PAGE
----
What general rules does your team use for wire management?

We are trying to have better wire management and aren’t really sure where to start. We are looking for some basic guidelines that could help us now/ in the future

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General Rules:

No electrical tape, always shrink wrap. Decide on a single route for your wiring to take through the robot. Having wires hanging everywhere increases the chances for failure and makes it look bad. Braid/ mesh is a good thing anywhere you may have chafing or sharp edges. Grommets on any through-holes. Try to organize your wires back-to-back-to-back if you’re zip tieing them together. Label EVERY end of EVERY wire that can be unplugged from anything. Always crimp connectors where you can. PWM style hobby connectors are generally just asking for trouble - they can be finicky to crimp and install, and even with the sleeves over them they can disconnect. We solder all these now. Hot glue or print a 3D retainer or use one of the products on the market for the connections to the RIO pins. Always account for the room your wire runs will take up around the RIO and other components on your electrical board. Plan for those wire runs when you are designing. Unless you really have to, running wire runs inside frame or other structural members is asking for problems and is pretty hard to service. Attempt to hide wire runs behind structural members or in corners, or in wireways or conduit if you really want it to look nice. Ferrules everywhere possible (except the Rio power).

Never. And I mean NEVER place appearance ahead of function. We avoid LED’s on the robot because we had them short out. Once. That was enough for me to say never again when it cost a match, except when it adds specific functionality to the robot.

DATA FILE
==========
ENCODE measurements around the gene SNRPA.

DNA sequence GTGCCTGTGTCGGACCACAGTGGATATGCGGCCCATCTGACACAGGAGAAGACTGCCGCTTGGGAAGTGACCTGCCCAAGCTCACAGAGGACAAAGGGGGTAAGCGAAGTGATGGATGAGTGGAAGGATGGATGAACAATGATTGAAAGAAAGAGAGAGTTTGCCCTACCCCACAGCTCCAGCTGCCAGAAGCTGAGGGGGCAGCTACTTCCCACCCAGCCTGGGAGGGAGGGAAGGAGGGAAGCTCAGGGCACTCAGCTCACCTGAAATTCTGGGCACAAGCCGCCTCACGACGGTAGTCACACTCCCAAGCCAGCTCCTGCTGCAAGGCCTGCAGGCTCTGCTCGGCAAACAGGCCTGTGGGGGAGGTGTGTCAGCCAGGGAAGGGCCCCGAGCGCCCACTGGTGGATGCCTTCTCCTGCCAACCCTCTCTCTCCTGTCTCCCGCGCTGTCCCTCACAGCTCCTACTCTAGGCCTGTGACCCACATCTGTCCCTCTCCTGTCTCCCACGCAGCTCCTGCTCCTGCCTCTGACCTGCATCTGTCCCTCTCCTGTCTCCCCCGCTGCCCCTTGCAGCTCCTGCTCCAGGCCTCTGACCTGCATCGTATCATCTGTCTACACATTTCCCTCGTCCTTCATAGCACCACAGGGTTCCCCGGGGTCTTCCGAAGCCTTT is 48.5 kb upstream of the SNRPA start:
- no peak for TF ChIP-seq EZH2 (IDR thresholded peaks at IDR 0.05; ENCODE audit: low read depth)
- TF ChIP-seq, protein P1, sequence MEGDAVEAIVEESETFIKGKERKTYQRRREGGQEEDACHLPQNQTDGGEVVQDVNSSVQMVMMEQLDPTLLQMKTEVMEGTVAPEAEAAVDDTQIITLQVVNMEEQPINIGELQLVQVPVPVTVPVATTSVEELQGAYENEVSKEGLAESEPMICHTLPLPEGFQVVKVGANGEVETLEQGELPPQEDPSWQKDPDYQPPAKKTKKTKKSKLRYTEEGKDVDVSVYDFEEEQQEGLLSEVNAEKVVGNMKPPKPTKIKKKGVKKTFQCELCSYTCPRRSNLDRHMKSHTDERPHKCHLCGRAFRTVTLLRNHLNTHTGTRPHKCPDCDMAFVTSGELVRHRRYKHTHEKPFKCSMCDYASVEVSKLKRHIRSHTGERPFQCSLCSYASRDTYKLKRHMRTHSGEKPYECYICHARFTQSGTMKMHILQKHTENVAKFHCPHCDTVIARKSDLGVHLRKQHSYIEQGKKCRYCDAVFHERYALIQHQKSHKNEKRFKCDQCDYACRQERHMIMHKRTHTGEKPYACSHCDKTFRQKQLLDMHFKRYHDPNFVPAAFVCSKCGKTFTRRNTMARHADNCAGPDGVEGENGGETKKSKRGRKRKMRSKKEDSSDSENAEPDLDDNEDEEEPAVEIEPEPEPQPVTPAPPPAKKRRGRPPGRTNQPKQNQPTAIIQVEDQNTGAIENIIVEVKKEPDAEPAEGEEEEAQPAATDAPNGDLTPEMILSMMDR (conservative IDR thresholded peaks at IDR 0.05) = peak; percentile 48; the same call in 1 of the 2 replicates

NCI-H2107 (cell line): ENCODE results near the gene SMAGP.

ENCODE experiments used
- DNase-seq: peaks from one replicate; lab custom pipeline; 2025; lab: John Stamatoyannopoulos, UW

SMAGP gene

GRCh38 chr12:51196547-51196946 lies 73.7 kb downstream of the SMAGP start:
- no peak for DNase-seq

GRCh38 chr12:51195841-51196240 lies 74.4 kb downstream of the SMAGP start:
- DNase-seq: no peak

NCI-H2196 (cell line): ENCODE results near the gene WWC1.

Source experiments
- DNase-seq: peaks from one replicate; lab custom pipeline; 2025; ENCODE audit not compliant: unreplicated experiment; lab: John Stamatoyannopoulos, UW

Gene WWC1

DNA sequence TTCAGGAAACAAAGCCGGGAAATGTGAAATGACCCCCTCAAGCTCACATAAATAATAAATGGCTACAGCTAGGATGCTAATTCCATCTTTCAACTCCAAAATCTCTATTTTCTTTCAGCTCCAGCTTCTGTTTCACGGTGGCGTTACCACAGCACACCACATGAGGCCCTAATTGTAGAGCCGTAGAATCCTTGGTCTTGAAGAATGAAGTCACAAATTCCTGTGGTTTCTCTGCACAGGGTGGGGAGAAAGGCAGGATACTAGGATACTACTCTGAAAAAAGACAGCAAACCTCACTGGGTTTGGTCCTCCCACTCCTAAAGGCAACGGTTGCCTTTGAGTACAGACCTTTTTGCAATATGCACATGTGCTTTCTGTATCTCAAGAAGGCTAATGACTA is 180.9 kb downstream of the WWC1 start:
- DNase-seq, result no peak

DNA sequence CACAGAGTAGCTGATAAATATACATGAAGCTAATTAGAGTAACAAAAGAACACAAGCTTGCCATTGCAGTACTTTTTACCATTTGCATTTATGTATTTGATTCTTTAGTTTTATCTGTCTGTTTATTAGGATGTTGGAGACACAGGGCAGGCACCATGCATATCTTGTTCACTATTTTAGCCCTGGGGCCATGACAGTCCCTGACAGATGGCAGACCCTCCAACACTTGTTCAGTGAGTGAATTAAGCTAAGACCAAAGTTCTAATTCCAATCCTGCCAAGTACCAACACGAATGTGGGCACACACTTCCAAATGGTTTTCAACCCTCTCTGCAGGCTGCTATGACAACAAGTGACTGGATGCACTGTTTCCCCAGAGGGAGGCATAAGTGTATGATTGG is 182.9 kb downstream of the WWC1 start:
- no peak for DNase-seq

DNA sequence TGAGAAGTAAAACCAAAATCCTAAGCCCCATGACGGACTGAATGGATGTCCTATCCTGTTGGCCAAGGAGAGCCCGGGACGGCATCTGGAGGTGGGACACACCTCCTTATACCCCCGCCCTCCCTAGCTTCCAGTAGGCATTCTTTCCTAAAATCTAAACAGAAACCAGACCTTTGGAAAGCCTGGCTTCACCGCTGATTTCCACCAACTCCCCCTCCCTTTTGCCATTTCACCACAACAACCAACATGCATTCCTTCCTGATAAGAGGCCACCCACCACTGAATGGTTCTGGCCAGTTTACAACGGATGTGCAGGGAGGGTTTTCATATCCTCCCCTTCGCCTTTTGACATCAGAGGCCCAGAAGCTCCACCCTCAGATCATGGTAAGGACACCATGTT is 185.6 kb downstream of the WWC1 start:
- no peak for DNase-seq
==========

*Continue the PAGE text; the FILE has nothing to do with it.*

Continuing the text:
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Just a few I can think of.

  • Make wire runs as short as possible.
  • Always pull test crimps.
  • Cut and Crimp to length.
  • Cable/Zip tie to something not just in the air.
  • Tape/cover the RoboRio’s exposed contacts at all times.
  • Zip tie Anderson connectors.
  • No quick disconnect connectors or butt splices.
  • Always use POE for the radio.
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  • Plan wiring runs and device positioning before you start wiring to facilitate tidiness and following the other rules.
  • Be careful about bend radius. No 90 degree corners.
  • ALWAYS leave a service loop at the end to facilitate troubleshooting without having to cut zip ties. No banjo strings.
  • Minimize the length of wire runs (without violating either of the previous two rules).
  • Never wire through a frame hole. If you can’t avoid it, de-burr thoroughly AND use a grommet.
  • Never conceal wiring inside a structural element (unless you like the idea of mechanical drilling through it).
  • When wiring around corners, check for and remove sharp edges first.
  • Use wire loom, energy chain, or equivalent to contain wiring that is attached to a part that will cause the wire to need to move during competition.
  • Don’t put LED strips in a location where they are likely to be hit (like on an element that is extended outside the frame perimeter or forms the leading edge of the robot), because they tend to short to whatever is behind them if struck violently. Add extra insulation behind them and a metal frame member. Avoid locations where mechanical is likely to need to make repairs as they may forget and drill through from the other side.
  • Locking connectors are better than friction fit in a high vibration/impact environment, so use POE for the radio and Andersons with appropriate locking hardware for most power runs.
  • Make it hard for other robots to inadvertently snag the wiring.
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